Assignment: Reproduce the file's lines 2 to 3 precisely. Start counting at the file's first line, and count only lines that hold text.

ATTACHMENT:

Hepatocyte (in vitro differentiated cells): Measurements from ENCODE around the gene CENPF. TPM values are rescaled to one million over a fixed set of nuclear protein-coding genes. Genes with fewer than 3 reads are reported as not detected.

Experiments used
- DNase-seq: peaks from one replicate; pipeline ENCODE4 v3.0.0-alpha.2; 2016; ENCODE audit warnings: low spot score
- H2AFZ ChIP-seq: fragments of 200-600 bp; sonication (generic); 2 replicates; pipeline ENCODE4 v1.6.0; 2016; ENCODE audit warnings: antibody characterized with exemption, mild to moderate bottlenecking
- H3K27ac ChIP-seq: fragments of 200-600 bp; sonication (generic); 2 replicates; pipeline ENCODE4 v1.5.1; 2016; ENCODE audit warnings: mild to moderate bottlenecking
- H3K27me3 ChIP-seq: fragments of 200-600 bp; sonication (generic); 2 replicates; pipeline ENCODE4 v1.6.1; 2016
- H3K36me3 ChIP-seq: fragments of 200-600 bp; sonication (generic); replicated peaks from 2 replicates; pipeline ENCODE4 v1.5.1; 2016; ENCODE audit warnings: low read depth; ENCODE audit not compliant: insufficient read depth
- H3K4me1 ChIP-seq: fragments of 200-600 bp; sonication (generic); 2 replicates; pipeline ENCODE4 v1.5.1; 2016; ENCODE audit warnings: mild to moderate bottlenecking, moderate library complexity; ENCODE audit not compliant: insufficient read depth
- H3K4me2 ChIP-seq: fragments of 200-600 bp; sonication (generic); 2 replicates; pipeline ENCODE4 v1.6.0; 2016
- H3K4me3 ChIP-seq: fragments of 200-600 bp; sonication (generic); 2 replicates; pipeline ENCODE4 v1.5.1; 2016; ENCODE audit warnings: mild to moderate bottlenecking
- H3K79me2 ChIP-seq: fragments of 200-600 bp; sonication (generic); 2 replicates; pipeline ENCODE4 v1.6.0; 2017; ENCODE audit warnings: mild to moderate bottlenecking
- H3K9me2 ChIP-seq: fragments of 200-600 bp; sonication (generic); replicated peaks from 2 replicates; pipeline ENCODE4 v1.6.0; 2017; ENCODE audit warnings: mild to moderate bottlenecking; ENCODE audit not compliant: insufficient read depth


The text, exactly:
Experiments used
- DNase-seq: peaks from one replicate; pipeline ENCODE4 v3.0.0-alpha.2; 2016; ENCODE audit warnings: low spot score